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Before cell phones and TikTok, we had Luverne holiday basketball

In Other Words
Lead Summary
Jason Berghorst, reporter

I have a habit of inserting unsolicited local history into conversations with my friends, co-workers and students. 
Not helpful, insightful historical facts that people find interesting, but often random tidbits of how things used to be. 
It’s perhaps an occupational hazard for a history teacher living in his hometown and working in the school he graduated from. But more than that, it’s human nature to look back fondly at “the good old days.”
I then often feel compelled to share how things used to be in town, at school, at church or in general with those who did not ask for a history lesson and may not want one. 
Such a situation happened last week in the Star Herald office. 
I’m covering Luverne girls’ and boys’ basketball teams this winter, and I told Editor Lori that I would have no articles for next week’s paper because neither team has games.
In that conversation I couldn’t help myself. 
I had to throw in an extra remark (which turned into six or more) of how the Luverne Holiday Tournament was once a highlight of the season for local fans. 
Lori, always looking for content for the next paper and probably wanting my ramblings to end, suggested my memories could be a column for this week’s paper.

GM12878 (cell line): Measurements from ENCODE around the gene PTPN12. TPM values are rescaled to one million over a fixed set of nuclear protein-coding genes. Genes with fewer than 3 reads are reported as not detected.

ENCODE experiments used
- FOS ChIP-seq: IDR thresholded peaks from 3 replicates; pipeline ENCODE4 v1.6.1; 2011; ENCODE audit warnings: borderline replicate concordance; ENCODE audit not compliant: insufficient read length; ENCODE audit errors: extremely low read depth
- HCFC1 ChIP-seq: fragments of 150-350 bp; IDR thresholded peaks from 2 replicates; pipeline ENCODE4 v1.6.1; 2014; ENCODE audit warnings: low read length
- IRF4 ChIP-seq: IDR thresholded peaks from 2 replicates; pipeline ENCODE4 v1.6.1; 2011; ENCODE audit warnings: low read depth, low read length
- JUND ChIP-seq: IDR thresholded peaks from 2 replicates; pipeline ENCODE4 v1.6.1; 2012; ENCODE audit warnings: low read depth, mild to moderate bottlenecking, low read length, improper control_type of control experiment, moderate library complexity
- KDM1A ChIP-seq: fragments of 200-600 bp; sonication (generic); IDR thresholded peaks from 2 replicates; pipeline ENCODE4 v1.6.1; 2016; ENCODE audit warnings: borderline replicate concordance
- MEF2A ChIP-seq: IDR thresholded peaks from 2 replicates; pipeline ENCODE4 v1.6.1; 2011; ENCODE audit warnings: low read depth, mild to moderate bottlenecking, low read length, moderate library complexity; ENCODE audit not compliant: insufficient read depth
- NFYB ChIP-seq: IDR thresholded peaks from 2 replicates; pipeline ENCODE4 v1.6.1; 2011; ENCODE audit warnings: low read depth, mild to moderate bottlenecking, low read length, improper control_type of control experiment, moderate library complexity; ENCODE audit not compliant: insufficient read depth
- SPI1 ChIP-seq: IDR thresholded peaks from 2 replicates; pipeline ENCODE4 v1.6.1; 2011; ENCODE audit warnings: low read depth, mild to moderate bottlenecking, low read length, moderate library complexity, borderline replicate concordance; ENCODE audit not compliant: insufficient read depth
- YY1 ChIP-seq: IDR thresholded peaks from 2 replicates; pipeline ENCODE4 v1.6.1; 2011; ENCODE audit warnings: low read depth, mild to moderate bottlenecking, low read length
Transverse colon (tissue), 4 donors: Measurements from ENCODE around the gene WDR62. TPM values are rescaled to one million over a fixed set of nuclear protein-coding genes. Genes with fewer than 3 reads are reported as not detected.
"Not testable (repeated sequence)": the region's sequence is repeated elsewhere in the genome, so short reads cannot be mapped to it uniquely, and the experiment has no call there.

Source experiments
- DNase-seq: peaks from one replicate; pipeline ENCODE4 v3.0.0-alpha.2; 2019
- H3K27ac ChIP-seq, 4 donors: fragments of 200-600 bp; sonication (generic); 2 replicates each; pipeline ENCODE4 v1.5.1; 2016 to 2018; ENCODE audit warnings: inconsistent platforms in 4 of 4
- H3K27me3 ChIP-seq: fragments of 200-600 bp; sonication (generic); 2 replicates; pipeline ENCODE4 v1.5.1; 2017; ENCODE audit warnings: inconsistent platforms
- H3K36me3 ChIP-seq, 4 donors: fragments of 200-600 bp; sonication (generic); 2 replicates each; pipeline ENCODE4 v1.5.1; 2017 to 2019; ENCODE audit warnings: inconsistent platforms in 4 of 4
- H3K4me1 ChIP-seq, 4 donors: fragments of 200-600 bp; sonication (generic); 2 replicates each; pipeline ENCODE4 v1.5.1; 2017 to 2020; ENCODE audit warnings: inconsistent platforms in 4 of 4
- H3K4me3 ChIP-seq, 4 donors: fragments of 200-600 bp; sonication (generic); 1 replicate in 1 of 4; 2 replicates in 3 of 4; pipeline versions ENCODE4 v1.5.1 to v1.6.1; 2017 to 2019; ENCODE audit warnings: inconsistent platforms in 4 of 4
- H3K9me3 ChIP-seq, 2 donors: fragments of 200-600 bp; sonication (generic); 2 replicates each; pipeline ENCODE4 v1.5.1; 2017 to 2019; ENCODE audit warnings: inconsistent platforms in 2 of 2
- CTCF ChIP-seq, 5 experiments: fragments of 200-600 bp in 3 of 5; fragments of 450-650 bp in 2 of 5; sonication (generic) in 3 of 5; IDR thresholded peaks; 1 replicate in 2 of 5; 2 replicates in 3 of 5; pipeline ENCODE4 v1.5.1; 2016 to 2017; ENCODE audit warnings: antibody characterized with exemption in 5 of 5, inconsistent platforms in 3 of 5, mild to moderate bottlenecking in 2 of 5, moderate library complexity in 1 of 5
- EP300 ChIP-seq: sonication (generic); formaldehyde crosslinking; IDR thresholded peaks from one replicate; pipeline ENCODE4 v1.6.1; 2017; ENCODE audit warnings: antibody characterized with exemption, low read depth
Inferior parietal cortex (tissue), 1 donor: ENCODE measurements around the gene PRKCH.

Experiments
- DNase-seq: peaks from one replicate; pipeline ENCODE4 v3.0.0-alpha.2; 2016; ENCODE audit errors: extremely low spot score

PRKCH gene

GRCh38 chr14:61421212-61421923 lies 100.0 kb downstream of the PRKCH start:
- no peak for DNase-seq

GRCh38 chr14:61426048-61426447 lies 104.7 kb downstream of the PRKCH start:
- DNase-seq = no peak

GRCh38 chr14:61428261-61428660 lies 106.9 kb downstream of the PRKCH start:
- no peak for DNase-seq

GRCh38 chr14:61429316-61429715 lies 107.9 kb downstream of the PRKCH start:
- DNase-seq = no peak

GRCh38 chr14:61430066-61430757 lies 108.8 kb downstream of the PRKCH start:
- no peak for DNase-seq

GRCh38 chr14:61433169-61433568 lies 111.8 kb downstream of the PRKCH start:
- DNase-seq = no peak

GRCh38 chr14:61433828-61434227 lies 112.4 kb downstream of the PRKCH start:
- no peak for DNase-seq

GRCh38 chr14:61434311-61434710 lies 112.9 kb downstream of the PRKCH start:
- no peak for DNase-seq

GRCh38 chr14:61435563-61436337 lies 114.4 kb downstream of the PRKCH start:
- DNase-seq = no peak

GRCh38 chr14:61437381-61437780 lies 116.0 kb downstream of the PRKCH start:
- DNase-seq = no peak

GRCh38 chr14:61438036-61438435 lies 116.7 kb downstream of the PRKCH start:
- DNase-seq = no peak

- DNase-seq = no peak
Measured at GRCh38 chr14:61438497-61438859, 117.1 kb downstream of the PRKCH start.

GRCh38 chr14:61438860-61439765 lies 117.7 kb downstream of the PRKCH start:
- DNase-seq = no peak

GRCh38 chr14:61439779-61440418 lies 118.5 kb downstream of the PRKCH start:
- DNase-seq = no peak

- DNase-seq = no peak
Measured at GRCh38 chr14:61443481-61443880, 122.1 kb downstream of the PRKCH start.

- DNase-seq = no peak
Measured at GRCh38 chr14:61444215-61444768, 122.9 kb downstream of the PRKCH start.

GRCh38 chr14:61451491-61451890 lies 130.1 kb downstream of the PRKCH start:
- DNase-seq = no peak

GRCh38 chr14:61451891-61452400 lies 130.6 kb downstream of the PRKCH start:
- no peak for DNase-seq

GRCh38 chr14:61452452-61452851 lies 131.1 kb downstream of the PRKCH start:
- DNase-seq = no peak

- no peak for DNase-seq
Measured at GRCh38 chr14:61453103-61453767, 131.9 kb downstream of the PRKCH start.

And so here we are. 
Often during the week between the Christmas and New Year’s holidays, I think back to the holiday basketball tournaments of my youth. 
The Star Herald archives show the first holiday tournament took place during the 1983-84 season, and it appears the final tournament was in 2006, although the event had changed significantly by then.
The tournaments I remember most were from about 1993-1996. 
In those days (oh boy, here I go) it was a two-night, four-team tournament with only boys’ teams from Luverne, Hills-Beaver Creek, Adrian and Southwest Christian.
And the tournament games were the place to be. 
The 1956 LHS gym, the “big gym” in those days, was always packed with fans from the four schools within 20 minutes of Luverne. 
College kids were home on break. 
High school students (before cell phones and social media) caught up with one another after being away from school for a week. 
New Christmas gift clothing was worn proudly. 
The tournament was the place to see and be seen, and it was the best chance to meet kids from the other schools (before Instagram and TikTok). 
Many adults probably saw people they hadn’t seen since the Rock County Fair – or longer – during the annual tournaments. 
Of course, today’s high school sports schedules, facilities, holiday vacations, social media and Netflix all make the holiday tournaments of the 1990s seem completely old-fashioned. 
But I really do enjoy looking back at those memories … and sharing them with others. 

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